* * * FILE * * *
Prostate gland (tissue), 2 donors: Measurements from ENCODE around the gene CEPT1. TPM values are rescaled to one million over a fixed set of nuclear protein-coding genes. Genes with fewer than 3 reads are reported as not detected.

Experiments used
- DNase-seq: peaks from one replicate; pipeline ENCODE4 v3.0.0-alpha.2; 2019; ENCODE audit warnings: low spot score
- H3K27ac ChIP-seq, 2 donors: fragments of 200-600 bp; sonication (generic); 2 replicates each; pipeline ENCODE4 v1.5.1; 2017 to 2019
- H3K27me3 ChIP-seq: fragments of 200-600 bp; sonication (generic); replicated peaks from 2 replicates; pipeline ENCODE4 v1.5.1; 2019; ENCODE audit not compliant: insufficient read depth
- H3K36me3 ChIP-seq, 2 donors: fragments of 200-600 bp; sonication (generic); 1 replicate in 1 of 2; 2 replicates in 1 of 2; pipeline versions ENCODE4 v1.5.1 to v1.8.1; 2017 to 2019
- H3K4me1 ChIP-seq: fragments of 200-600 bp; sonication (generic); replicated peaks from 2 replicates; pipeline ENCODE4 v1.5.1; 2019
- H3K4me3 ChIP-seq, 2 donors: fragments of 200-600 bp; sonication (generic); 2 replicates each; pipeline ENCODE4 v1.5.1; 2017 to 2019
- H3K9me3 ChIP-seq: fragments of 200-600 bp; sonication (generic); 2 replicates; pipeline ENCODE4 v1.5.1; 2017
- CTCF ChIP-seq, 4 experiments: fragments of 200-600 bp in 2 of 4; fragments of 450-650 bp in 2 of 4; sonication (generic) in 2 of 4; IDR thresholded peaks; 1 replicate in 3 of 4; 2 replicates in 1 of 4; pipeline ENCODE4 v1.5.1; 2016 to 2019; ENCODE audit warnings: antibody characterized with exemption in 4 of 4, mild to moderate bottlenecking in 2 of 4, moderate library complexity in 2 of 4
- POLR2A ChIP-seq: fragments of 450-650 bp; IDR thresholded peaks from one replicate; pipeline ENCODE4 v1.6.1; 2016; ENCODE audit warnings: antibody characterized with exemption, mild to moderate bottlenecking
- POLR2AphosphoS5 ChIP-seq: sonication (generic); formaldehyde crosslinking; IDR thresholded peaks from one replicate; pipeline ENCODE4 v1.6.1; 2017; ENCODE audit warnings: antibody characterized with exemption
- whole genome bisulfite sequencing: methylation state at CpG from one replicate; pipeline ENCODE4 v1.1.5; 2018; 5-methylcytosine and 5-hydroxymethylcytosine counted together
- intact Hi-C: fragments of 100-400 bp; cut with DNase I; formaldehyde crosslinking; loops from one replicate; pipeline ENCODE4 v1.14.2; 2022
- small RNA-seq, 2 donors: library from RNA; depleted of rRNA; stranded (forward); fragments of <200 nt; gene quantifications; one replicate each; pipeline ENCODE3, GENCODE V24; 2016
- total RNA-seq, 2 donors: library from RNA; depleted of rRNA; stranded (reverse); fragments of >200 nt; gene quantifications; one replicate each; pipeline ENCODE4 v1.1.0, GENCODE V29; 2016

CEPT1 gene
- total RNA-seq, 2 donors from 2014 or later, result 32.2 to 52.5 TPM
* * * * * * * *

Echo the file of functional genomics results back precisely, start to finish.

Prostate gland (tissue), 2 donors: Measurements from ENCODE around the gene CEPT1. TPM values are rescaled to one million over a fixed set of nuclear protein-coding genes. Genes with fewer than 3 reads are reported as not detected.

Experiments used
- DNase-seq: peaks from one replicate; pipeline ENCODE4 v3.0.0-alpha.2; 2019; ENCODE audit warnings: low spot score
- H3K27ac ChIP-seq, 2 donors: fragments of 200-600 bp; sonication (generic); 2 replicates each; pipeline ENCODE4 v1.5.1; 2017 to 2019
- H3K27me3 ChIP-seq: fragments of 200-600 bp; sonication (generic); replicated peaks from 2 replicates; pipeline ENCODE4 v1.5.1; 2019; ENCODE audit not compliant: insufficient read depth
- H3K36me3 ChIP-seq, 2 donors: fragments of 200-600 bp; sonication (generic); 1 replicate in 1 of 2; 2 replicates in 1 of 2; pipeline versions ENCODE4 v1.5.1 to v1.8.1; 2017 to 2019
- H3K4me1 ChIP-seq: fragments of 200-600 bp; sonication (generic); replicated peaks from 2 replicates; pipeline ENCODE4 v1.5.1; 2019
- H3K4me3 ChIP-seq, 2 donors: fragments of 200-600 bp; sonication (generic); 2 replicates each; pipeline ENCODE4 v1.5.1; 2017 to 2019
- H3K9me3 ChIP-seq: fragments of 200-600 bp; sonication (generic); 2 replicates; pipeline ENCODE4 v1.5.1; 2017
- CTCF ChIP-seq, 4 experiments: fragments of 200-600 bp in 2 of 4; fragments of 450-650 bp in 2 of 4; sonication (generic) in 2 of 4; IDR thresholded peaks; 1 replicate in 3 of 4; 2 replicates in 1 of 4; pipeline ENCODE4 v1.5.1; 2016 to 2019; ENCODE audit warnings: antibody characterized with exemption in 4 of 4, mild to moderate bottlenecking in 2 of 4, moderate library complexity in 2 of 4
- POLR2A ChIP-seq: fragments of 450-650 bp; IDR thresholded peaks from one replicate; pipeline ENCODE4 v1.6.1; 2016; ENCODE audit warnings: antibody characterized with exemption, mild to moderate bottlenecking
- POLR2AphosphoS5 ChIP-seq: sonication (generic); formaldehyde crosslinking; IDR thresholded peaks from one replicate; pipeline ENCODE4 v1.6.1; 2017; ENCODE audit warnings: antibody characterized with exemption
- whole genome bisulfite sequencing: methylation state at CpG from one replicate; pipeline ENCODE4 v1.1.5; 2018; 5-methylcytosine and 5-hydroxymethylcytosine counted together
- intact Hi-C: fragments of 100-400 bp; cut with DNase I; formaldehyde crosslinking; loops from one replicate; pipeline ENCODE4 v1.14.2; 2022
- small RNA-seq, 2 donors: library from RNA; depleted of rRNA; stranded (forward); fragments of <200 nt; gene quantifications; one replicate each; pipeline ENCODE3, GENCODE V24; 2016
- total RNA-seq, 2 donors: library from RNA; depleted of rRNA; stranded (reverse); fragments of >200 nt; gene quantifications; one replicate each; pipeline ENCODE4 v1.1.0, GENCODE V29; 2016

CEPT1 gene
- total RNA-seq, 2 donors from 2014 or later, result 32.2 to 52.5 TPM